There was this patient...
67 yo Hm transferred from outside facility where he presented at 8am c/o severe abdominal pain with N/V for one hour. PTA his niece called the advice nurse who recommended she call 911. In the ED at the outside facility his work-up was essentially negative, except he continued having severe abdominal pain. Transfer was arranged to our facility because their CT scanner was broken. At the time of transfer, although all tests were negative, he was becoming increasing hypotensive/tachycardic. In fact, per family, the other facility refused to give him more pain meds b/c "his BP was too low."
Upon arrival to our ER, patient was hypotensive/tachycardic and c/o continued pain. He was pale, and generally appeared unwell. He was immediately transferred to our close observation area. Initial bedside ultrasound was performed, and negative. Blood was drawn, IV hydration given, and plan of action discussed with an already very frustrated family.
Although on exam his abdomen was not acute, he c/o pain out of proportion to the exam. CT scan ordered. Bedside ultrasound x2, no free fluid, aorta with no aneurysm. Surgery was consulted.
The surgeons were in the OR, and said they would be available in 1 hour. IV hydration continued, pain meds administered, and eventually dopamine had to be started. NGT placed, antiemetics given, and lab results checked. No significant abnormalities.
After 2 hours of resuscitation patient was still pending surgery evaluation. CT also still pending. Clinically, the patient is doing worse. Remains hypotensive on dopamine, and tachycardia worsens. Surgery recontacted, and ?still in the OR, will be down in 10 minutes - recommended the CT. CT called, patient wasn't due until 1930. Radiologist called to help expedite the CT. Before CT could be obtained, patient decompensated with waxing/waning mental status. Femoral line placed, packed RBCs transfused. Repeat bedside ultrasound done. No obvious free fluid seen, aorta not visualized, but there was a question of free fluid near the bladder (i.e. bladder vs. free fluid). Up until this time, patient with severe abdominal pain, but no guarding/rebound. Now, patient with distended, tender, belly with rebound/guarding.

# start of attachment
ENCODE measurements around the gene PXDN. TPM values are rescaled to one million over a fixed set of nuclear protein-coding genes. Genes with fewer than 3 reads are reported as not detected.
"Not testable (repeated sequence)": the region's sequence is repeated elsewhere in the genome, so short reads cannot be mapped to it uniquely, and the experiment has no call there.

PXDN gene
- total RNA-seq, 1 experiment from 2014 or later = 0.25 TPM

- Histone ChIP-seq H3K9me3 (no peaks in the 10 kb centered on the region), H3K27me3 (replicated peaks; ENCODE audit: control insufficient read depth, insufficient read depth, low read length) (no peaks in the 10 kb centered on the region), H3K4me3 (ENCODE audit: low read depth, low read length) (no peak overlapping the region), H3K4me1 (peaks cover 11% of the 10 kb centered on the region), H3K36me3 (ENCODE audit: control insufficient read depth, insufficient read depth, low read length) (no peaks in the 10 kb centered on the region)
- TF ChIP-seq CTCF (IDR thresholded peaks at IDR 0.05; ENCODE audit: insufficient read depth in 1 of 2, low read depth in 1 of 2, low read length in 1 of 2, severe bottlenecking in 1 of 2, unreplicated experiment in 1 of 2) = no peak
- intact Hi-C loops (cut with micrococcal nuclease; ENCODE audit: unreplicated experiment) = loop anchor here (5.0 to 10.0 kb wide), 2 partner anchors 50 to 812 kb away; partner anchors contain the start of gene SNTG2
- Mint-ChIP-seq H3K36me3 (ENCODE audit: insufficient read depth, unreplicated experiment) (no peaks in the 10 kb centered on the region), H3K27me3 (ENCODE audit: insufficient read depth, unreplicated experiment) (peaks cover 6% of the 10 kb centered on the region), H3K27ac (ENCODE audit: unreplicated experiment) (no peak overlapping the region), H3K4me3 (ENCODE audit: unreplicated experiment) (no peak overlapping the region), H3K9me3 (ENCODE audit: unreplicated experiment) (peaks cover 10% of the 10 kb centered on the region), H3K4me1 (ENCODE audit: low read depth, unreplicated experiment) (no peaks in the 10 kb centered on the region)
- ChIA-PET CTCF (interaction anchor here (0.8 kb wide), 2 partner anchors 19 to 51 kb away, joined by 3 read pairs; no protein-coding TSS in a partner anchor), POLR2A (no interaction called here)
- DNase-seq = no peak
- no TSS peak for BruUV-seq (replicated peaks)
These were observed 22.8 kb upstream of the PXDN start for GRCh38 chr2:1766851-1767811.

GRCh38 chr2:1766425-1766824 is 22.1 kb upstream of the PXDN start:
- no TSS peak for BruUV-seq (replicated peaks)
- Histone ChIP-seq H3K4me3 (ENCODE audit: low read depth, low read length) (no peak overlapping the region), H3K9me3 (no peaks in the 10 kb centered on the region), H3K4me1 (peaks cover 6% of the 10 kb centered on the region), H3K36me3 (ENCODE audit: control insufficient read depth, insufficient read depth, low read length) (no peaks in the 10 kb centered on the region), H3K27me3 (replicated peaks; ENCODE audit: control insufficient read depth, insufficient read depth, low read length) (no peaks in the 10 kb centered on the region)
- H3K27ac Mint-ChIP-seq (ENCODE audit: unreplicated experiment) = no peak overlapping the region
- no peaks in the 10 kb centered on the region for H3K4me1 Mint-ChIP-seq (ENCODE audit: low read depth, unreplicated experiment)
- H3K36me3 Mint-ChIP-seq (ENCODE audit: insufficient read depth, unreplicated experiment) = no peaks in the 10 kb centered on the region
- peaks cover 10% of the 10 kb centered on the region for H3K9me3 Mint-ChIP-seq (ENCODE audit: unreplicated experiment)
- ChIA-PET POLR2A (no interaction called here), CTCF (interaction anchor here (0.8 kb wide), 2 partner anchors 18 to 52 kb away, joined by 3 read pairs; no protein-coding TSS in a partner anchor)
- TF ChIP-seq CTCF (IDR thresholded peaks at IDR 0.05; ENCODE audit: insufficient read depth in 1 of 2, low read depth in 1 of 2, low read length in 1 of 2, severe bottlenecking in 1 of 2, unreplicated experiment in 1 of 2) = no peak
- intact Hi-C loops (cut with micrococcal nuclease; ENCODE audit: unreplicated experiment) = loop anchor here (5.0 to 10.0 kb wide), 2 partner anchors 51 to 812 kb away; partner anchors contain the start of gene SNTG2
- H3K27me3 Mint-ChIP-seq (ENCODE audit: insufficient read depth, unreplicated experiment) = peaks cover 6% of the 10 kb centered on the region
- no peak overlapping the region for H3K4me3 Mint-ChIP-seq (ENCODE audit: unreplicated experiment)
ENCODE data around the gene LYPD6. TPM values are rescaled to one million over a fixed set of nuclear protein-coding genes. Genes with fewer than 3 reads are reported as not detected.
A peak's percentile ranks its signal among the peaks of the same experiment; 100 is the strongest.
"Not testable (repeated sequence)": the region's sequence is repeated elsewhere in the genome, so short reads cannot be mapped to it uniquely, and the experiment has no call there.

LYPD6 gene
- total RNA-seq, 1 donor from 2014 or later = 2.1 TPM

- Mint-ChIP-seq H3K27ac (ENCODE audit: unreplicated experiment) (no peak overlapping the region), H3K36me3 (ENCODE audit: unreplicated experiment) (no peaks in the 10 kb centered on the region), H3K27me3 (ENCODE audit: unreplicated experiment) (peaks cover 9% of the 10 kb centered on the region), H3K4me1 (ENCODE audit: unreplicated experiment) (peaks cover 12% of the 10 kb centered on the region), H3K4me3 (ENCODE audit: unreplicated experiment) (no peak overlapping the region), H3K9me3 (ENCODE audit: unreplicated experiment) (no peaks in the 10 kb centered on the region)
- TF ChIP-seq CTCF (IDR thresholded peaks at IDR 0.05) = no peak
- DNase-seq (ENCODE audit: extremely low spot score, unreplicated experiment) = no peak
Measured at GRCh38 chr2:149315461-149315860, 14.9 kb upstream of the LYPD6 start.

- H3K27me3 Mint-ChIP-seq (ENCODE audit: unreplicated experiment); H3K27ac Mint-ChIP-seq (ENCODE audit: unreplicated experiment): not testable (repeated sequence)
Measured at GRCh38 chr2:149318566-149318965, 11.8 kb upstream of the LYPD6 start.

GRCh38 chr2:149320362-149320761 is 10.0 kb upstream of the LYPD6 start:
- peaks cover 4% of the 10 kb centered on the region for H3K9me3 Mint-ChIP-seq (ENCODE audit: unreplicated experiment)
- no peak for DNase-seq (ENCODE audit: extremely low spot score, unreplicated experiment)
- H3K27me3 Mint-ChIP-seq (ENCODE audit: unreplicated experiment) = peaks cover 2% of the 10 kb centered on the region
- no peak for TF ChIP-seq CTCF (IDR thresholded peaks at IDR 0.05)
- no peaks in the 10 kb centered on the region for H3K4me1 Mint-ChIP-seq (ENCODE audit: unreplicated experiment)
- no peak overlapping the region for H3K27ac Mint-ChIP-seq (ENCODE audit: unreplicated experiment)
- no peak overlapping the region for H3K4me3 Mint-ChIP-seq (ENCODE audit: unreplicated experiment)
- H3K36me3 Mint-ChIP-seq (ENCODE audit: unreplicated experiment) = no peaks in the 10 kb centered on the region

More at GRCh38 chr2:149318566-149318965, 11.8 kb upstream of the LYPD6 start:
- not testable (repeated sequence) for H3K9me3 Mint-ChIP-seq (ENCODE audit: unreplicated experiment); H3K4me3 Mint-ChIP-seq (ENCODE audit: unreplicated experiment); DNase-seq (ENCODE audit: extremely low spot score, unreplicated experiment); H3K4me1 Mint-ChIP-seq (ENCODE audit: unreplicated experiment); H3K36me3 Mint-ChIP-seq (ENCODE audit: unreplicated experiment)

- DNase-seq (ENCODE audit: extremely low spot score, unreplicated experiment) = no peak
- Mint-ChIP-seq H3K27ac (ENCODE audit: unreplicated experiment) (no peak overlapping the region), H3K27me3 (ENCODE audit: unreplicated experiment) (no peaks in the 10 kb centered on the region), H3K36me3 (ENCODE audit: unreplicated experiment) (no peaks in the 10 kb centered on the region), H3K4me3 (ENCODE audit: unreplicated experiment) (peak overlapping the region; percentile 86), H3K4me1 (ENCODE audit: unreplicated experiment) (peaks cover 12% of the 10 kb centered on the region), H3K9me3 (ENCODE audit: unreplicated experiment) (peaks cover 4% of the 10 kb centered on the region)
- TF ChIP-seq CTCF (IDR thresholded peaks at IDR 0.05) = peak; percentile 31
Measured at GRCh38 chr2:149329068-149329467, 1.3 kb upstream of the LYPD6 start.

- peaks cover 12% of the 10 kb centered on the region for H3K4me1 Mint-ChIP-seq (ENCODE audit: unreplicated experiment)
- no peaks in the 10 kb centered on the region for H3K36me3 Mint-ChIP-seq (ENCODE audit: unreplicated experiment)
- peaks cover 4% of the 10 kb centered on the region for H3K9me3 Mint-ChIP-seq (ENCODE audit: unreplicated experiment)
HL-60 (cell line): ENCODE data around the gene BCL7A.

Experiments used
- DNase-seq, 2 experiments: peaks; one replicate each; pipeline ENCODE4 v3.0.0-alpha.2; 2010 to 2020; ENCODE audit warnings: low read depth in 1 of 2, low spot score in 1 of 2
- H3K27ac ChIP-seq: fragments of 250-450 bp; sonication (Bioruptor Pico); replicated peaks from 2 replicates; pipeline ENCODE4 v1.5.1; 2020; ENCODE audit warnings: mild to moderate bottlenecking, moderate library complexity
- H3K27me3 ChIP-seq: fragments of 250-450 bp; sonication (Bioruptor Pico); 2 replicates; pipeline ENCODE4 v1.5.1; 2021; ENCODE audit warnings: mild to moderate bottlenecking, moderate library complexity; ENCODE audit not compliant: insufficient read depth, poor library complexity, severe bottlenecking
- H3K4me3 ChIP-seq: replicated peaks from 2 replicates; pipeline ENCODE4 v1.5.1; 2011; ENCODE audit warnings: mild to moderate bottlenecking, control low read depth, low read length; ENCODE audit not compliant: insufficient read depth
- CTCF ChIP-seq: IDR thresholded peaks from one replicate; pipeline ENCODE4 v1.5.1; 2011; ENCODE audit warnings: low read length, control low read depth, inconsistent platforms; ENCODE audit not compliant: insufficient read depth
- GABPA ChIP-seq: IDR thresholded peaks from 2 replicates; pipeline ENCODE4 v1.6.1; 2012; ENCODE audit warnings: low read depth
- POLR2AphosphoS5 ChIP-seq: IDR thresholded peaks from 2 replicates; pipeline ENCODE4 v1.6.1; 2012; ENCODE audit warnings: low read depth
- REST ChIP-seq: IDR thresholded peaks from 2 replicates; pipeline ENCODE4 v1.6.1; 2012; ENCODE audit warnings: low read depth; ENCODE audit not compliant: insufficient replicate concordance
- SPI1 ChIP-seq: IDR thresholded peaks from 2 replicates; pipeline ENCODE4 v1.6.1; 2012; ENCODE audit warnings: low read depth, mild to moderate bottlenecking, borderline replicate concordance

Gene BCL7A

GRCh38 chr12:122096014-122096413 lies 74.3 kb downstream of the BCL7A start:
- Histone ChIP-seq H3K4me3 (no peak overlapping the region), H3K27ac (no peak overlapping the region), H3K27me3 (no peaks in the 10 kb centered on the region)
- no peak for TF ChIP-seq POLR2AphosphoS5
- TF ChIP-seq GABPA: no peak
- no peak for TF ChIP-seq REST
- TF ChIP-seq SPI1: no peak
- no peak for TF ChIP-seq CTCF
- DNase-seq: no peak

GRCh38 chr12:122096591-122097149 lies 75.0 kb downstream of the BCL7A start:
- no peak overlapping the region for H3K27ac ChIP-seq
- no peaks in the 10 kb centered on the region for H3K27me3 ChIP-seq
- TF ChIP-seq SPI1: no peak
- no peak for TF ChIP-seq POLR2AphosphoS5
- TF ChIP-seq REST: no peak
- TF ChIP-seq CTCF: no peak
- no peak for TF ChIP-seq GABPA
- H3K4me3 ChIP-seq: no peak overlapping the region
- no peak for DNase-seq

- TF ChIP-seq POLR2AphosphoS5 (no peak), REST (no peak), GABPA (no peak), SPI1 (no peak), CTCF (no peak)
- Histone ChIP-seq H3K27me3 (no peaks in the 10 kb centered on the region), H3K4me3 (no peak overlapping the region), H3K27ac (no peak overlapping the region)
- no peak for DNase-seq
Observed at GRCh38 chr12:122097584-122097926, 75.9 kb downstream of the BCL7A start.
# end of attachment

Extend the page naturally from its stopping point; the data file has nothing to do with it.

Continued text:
Surgeons arrive at the bedside as PRBCs are being transfused and ultrasound being done. They evaluate the patient, and still felt the need to do a DPL. DPL revealed frank stool. Immediately went to OR.
Patient doing okay, but still intubated in the ICU.
My frustrations are: 1) Why did the advice nurse not tell the patient to go to a hospital that could actually treat his problem? Had he a AAA, I doubt vascular surgery would be readily available, 911 isn't always the best option. Sometimes getting into your car and driving to a facility that you know can take care of you is a better option.
note-to-self: don't listen to the advice nurse. don't sit around all day at a hospital who can't do anything, pending a transfer. Have someone drive you to another hospital.
2) What took surgery so long to come see the patient. If they had a case, there should be another surgeon who can cover the ED. Otherwise, the ED is non-functional (by everyone's standard).
3) how can the other hospital *not* have a working scanner. They should not be accepting paramedic runs.
4) Why does transfer take so long. It's so simple to say, a simple concept...'we'll just transfer her..' but hours it takes. Dead time.
5) Why does it take so long to get an emergent CT, even after attempts are made to expedite the study? A more expeditious CT would have revealed this problem sooner than clinical decompensation.
6) Why did the surgeons do a DPL? Had it been negative were they *not* going to take him to the OR? It was an extra step, and a waste of time.
7) Why doesn't the facility have mechanisms in place to deal with true emergencies? The CT backed up, the surgeons in the OR. I called surgery upon pt arrival to our ED. 5 hours later he's in the OR.
I really do care. I did all I could do. I covered him with antibiotics. I called surgery 2 or 3 times. I called them very early. Immediately after my evaluation, ultrasound, and speaking with family. They knew he was sick...hypotensive/tachycardic with belly pain. They knew and asked about AAA. Did they think the patient would just go away? Why didn't the surgeon send his resident down...to evaluate if he didn't 'believe' us. It's not okay to just not believe, and not come see...
I know I did all I could. I could not cut his belly open. I could not physically carry the surgeon to the bedside.
I did all I could have done.